'Unexpected surprise': How did Nissan boss Carlos Ghosn escape to Lebanon? 

WION Web Team New Delhi, India Jan 01, 2020, 02.26 PM(IST) Edited By: Sparshita Saxena

File Photo Photograph:( AFP )

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Media reports across the globe are busy speculating possible ways which Ghosn could have taken to flee Japan and outwit strict Japanese surveillance. 

Ousted Nissan boss Carlos Ghosn has stunned the world with his surprise escape to Lebanon. Ghosn, while awaiting trial, eluded media and authorities to escape to Lebanon when, as per his lawyer Junichiro Hironaka, all three of his passports were in possession of the lawyers. In such a situation, the mystery around Ghosn's escape raises many questions and a flurry of speculations.

Media reports across the globe are busy speculating possible ways which Ghosn could have taken to flee Japan and outwit strict Japanese surveillance. 

While some outlandish theories in Lebanese media suggest Ghosn being smuggled from his house in a container for musical instruments, others speculate the involvement of a diplomatic aide or another country to come to Ghosn's rescue. 

What we do know is that a private jet was involved in Ghosn's escape to Lebanon and a French passport - most likely a fake one considering all his passports were already in possession of the lawyers.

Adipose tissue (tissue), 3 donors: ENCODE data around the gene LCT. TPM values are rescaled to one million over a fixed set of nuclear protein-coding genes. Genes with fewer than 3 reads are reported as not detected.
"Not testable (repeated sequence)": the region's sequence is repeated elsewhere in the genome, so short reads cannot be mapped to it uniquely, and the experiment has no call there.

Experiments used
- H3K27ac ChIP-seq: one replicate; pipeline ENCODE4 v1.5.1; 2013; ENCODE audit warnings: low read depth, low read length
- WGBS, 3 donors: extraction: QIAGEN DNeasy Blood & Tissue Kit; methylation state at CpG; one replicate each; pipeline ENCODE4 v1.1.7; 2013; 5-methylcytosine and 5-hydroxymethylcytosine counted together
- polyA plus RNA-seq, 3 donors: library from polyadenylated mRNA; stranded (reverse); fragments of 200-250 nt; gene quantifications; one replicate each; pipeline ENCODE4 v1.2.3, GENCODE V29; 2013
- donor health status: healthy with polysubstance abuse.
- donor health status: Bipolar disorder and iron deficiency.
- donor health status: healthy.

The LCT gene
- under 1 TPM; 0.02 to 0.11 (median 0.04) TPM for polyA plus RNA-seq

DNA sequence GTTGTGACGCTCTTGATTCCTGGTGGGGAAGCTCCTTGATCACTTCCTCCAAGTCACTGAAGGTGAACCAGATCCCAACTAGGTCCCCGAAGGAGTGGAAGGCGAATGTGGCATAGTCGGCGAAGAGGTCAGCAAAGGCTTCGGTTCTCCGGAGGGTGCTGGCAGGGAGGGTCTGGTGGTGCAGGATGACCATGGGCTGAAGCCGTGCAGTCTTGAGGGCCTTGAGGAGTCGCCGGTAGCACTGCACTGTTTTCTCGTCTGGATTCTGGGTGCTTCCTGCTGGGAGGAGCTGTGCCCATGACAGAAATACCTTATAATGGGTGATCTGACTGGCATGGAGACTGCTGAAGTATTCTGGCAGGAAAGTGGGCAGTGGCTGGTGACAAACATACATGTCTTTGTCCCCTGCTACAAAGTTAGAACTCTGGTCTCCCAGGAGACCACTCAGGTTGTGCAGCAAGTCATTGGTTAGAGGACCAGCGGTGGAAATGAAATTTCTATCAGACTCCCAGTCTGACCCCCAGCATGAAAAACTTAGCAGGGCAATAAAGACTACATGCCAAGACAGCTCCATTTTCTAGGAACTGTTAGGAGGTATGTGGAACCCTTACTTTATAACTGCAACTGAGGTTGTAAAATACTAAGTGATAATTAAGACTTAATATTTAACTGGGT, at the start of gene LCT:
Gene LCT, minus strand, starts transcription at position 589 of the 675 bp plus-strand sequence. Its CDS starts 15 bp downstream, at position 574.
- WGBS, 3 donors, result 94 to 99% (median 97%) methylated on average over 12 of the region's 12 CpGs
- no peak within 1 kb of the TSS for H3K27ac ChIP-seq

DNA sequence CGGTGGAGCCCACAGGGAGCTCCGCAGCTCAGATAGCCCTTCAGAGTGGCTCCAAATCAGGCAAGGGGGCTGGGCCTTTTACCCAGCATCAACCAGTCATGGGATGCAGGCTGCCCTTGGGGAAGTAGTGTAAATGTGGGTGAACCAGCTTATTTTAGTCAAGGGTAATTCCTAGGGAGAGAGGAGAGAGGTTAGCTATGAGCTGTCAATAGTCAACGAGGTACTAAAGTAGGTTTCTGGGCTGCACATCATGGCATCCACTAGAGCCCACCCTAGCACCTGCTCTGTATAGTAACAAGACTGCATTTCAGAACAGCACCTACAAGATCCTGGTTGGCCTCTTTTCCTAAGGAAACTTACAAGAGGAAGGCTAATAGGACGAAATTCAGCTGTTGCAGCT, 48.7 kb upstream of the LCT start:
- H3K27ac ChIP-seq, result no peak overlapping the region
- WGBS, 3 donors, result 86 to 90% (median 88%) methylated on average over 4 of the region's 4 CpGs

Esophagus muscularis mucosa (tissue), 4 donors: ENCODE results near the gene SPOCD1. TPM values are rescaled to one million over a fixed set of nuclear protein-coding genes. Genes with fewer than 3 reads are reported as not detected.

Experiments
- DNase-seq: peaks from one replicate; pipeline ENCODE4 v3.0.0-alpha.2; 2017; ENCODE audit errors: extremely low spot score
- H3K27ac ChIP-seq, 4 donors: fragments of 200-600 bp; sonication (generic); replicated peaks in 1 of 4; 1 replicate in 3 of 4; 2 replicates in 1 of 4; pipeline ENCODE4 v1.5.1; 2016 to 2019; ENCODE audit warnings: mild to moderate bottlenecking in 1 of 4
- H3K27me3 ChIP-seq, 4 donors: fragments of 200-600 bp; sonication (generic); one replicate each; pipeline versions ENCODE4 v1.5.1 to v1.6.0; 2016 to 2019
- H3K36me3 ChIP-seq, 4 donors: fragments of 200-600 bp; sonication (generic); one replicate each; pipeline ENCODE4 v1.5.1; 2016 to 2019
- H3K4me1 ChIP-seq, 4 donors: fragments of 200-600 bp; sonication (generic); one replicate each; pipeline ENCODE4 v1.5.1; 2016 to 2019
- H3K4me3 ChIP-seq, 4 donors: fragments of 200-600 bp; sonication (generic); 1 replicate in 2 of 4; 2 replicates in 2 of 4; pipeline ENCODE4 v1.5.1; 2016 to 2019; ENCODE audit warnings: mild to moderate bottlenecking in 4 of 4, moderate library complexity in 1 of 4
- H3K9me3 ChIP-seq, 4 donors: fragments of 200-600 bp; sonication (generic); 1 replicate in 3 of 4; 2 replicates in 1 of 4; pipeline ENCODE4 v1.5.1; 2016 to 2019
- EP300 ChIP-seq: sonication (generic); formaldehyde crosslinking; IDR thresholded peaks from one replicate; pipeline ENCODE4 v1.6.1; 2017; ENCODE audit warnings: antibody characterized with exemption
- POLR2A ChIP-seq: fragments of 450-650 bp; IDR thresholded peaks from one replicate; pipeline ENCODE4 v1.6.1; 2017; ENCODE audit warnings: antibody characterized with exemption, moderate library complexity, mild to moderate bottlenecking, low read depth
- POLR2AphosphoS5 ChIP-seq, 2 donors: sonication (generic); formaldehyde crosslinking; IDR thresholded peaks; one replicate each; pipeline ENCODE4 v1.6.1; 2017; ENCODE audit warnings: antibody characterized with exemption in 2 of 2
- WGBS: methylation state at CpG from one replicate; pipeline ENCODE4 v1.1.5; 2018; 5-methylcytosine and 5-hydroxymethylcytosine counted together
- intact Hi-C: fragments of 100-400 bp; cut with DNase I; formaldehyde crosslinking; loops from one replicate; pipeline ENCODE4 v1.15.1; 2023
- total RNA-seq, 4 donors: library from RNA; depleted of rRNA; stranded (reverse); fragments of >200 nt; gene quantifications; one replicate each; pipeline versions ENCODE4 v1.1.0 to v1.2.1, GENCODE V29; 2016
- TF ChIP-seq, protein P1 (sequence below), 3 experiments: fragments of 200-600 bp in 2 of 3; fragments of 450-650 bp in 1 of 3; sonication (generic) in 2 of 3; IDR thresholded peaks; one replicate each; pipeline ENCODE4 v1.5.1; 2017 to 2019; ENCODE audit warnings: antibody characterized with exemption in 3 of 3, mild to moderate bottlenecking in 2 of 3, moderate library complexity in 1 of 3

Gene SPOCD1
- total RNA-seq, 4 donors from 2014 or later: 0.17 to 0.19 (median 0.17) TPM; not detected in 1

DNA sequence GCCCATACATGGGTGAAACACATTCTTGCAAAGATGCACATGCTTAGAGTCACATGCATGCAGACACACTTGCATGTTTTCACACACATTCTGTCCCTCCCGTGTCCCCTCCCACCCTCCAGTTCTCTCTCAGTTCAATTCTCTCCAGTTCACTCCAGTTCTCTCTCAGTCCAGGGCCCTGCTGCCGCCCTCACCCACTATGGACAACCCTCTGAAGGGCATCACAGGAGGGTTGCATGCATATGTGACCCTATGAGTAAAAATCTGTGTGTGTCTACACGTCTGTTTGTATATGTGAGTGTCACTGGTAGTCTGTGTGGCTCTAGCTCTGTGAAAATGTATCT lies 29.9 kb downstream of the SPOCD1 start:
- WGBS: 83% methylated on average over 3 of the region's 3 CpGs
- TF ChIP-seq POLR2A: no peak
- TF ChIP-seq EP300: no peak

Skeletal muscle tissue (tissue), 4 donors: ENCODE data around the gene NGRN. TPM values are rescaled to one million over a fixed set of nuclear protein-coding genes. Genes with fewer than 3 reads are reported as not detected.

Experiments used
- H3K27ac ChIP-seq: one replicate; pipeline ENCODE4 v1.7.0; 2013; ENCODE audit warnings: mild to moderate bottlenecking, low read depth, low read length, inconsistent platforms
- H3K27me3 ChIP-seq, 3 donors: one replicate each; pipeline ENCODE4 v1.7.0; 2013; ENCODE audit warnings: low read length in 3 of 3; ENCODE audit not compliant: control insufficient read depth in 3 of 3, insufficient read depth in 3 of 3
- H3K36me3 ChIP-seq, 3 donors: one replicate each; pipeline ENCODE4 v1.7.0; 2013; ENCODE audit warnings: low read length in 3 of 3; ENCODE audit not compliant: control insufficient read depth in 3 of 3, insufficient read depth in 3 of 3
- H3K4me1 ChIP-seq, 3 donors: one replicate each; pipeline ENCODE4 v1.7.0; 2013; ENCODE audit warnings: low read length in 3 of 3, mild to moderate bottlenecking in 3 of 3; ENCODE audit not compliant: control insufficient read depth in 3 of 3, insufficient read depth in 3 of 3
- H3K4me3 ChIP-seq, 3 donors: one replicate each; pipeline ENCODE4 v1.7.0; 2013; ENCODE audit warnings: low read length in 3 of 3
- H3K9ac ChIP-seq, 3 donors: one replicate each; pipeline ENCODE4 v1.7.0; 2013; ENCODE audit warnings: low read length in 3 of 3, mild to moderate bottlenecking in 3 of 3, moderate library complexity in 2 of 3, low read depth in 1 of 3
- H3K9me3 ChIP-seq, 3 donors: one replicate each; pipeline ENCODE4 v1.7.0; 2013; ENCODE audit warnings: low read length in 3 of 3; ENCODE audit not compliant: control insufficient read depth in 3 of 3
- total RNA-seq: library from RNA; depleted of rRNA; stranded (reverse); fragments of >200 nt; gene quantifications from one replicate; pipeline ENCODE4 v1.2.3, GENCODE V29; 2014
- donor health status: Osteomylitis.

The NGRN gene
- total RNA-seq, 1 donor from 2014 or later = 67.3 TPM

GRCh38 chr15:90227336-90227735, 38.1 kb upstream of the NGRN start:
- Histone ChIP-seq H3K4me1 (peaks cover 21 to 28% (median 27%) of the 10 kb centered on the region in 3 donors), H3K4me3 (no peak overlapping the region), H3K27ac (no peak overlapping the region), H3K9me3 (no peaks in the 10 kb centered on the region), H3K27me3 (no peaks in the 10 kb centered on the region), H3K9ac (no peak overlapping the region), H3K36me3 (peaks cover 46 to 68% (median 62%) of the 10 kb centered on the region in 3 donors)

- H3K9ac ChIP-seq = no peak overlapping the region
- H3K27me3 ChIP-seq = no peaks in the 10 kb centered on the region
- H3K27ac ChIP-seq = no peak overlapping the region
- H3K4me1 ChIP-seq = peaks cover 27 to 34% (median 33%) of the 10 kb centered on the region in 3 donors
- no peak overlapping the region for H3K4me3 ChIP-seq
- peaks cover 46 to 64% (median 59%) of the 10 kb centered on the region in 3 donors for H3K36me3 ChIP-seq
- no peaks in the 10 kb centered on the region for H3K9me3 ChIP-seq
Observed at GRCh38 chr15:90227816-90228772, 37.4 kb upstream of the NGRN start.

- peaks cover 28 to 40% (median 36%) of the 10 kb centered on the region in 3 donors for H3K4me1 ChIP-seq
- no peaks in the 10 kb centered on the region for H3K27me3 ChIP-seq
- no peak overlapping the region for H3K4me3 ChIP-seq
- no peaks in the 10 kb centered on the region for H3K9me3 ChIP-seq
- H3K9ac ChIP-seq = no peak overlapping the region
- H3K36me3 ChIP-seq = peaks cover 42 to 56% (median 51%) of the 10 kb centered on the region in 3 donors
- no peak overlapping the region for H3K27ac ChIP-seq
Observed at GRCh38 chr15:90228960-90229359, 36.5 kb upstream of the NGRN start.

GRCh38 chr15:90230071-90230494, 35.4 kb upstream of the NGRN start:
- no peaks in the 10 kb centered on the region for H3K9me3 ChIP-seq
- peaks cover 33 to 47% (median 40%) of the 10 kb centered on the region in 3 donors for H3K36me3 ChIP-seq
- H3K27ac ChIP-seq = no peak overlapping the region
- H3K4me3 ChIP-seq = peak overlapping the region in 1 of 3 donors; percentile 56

Ghosn's lawyer Hironaka says he must have had fled with the help of a "large organization". 

Hironaka on Tuesday described his escape as an "unexpected surprise". Hironaka last met Ghosn on December 25 and said he knew nothing about his escape, adding that Ghosn's three passports were in possession of the lawyers.

Lebanese foreign ministry source stated that Ghosn's entry into Lebanon was legal and on a French passport, using his Lebanese ID with normal security procedures. 

A Reuters report describes Ghosn's place where he lived for the last seven months. "Nestled in a leafy enclave of Tokyo", the place is situated in an area where "most people pay little attention to Westerners or luxury cars".

There always seemed to be a car at the end of the street near Ghosn's house, said one Western expat who had lived in the area for nine months.

Ghosn arrived in Beirut on a private jet from Istanbul on December 30. In a statement, Ghosn said he fled to Lebanon and that he will no longer be a hostage by a "rigged Japanese justice system". He said he can now communicate with the media freely. 

"I have not fled justice - I have escaped injustice and political persecution. I can now finally communicate freely with the media, and look forward to starting next week," Ghosn said. 

What is interesting is the fact that Ghosn is unlikely to be forced to return to Japan in the absence of an extradition treaty between Lebanon and Japan.

The former auto executive was initially arrested in Tokyo in November 2018. He faces four charges which includes hiding income and enriching himself through payments to Middle East dealerships. Ghosn denies all charges. 

(With inputs from agencies)